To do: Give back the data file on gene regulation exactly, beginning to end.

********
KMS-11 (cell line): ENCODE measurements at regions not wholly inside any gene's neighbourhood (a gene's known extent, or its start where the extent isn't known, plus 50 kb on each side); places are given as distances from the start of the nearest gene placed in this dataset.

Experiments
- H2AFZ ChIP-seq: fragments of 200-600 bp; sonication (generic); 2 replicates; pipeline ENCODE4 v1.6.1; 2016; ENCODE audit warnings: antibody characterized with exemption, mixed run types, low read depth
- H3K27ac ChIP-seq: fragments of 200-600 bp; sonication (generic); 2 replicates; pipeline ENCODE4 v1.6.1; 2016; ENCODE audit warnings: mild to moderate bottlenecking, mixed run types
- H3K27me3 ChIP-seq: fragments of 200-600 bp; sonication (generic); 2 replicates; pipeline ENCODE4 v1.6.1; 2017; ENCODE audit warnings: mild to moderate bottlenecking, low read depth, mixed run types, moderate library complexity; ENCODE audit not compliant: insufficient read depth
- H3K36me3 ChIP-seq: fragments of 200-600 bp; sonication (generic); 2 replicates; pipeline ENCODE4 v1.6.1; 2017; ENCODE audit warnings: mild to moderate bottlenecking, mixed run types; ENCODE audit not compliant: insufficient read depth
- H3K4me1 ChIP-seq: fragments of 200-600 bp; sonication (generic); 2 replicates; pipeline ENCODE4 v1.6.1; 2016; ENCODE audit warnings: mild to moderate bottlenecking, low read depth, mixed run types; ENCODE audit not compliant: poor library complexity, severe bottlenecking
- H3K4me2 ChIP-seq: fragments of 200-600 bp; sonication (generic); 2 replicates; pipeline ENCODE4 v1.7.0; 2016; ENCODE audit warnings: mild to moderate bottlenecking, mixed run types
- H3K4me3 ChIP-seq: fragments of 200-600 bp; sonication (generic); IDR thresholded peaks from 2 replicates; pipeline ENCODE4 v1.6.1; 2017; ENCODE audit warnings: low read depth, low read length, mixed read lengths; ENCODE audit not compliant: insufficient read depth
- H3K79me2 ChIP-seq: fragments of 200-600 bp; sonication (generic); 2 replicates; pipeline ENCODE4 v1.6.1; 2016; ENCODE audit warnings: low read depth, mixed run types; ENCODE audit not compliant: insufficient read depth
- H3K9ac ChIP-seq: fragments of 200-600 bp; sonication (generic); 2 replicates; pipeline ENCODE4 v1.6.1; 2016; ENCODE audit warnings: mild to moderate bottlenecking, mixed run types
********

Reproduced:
KMS-11 (cell line): ENCODE measurements at regions not wholly inside any gene's neighbourhood (a gene's known extent, or its start where the extent isn't known, plus 50 kb on each side); places are given as distances from the start of the nearest gene placed in this dataset.

Experiments
- H2AFZ ChIP-seq: fragments of 200-600 bp; sonication (generic); 2 replicates; pipeline ENCODE4 v1.6.1; 2016; ENCODE audit warnings: antibody characterized with exemption, mixed run types, low read depth
- H3K27ac ChIP-seq: fragments of 200-600 bp; sonication (generic); 2 replicates; pipeline ENCODE4 v1.6.1; 2016; ENCODE audit warnings: mild to moderate bottlenecking, mixed run types
- H3K27me3 ChIP-seq: fragments of 200-600 bp; sonication (generic); 2 replicates; pipeline ENCODE4 v1.6.1; 2017; ENCODE audit warnings: mild to moderate bottlenecking, low read depth, mixed run types, moderate library complexity; ENCODE audit not compliant: insufficient read depth
- H3K36me3 ChIP-seq: fragments of 200-600 bp; sonication (generic); 2 replicates; pipeline ENCODE4 v1.6.1; 2017; ENCODE audit warnings: mild to moderate bottlenecking, mixed run types; ENCODE audit not compliant: insufficient read depth
- H3K4me1 ChIP-seq: fragments of 200-600 bp; sonication (generic); 2 replicates; pipeline ENCODE4 v1.6.1; 2016; ENCODE audit warnings: mild to moderate bottlenecking, low read depth, mixed run types; ENCODE audit not compliant: poor library complexity, severe bottlenecking
- H3K4me2 ChIP-seq: fragments of 200-600 bp; sonication (generic); 2 replicates; pipeline ENCODE4 v1.7.0; 2016; ENCODE audit warnings: mild to moderate bottlenecking, mixed run types
- H3K4me3 ChIP-seq: fragments of 200-600 bp; sonication (generic); IDR thresholded peaks from 2 replicates; pipeline ENCODE4 v1.6.1; 2017; ENCODE audit warnings: low read depth, low read length, mixed read lengths; ENCODE audit not compliant: insufficient read depth
- H3K79me2 ChIP-seq: fragments of 200-600 bp; sonication (generic); 2 replicates; pipeline ENCODE4 v1.6.1; 2016; ENCODE audit warnings: low read depth, mixed run types; ENCODE audit not compliant: insufficient read depth
- H3K9ac ChIP-seq: fragments of 200-600 bp; sonication (generic); 2 replicates; pipeline ENCODE4 v1.6.1; 2016; ENCODE audit warnings: mild to moderate bottlenecking, mixed run types